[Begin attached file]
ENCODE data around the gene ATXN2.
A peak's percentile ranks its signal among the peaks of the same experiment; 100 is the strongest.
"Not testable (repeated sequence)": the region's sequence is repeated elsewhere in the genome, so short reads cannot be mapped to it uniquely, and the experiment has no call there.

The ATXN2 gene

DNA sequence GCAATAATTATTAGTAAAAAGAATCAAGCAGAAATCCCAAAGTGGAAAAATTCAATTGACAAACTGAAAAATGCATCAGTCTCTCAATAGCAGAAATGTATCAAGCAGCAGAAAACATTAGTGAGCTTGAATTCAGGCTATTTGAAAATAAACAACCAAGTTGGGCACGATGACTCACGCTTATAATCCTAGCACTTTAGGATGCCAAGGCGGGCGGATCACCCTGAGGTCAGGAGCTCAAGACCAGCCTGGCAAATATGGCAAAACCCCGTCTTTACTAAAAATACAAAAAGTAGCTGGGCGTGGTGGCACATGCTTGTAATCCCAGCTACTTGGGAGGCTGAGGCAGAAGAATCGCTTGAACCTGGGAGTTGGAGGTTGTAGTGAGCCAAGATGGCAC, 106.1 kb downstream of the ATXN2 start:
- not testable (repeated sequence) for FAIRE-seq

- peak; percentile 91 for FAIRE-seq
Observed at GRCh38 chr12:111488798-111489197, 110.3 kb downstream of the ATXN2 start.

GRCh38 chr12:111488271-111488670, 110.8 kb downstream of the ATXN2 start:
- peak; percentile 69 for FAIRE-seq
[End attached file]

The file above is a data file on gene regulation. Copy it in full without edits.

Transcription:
ENCODE data around the gene ATXN2.
A peak's percentile ranks its signal among the peaks of the same experiment; 100 is the strongest.
"Not testable (repeated sequence)": the region's sequence is repeated elsewhere in the genome, so short reads cannot be mapped to it uniquely, and the experiment has no call there.

The ATXN2 gene

DNA sequence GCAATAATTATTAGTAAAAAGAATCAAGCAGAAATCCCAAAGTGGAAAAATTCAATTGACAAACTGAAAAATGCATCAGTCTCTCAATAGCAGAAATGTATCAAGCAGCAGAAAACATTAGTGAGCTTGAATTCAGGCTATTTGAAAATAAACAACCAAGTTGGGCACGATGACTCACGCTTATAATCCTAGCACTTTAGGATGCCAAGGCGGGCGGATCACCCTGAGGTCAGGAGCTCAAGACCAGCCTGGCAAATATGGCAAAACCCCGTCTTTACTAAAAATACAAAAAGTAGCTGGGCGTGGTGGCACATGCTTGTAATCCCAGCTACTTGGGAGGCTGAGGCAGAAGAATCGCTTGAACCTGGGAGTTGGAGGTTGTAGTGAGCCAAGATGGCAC, 106.1 kb downstream of the ATXN2 start:
- not testable (repeated sequence) for FAIRE-seq

- peak; percentile 91 for FAIRE-seq
Observed at GRCh38 chr12:111488798-111489197, 110.3 kb downstream of the ATXN2 start.

GRCh38 chr12:111488271-111488670, 110.8 kb downstream of the ATXN2 start:
- peak; percentile 69 for FAIRE-seq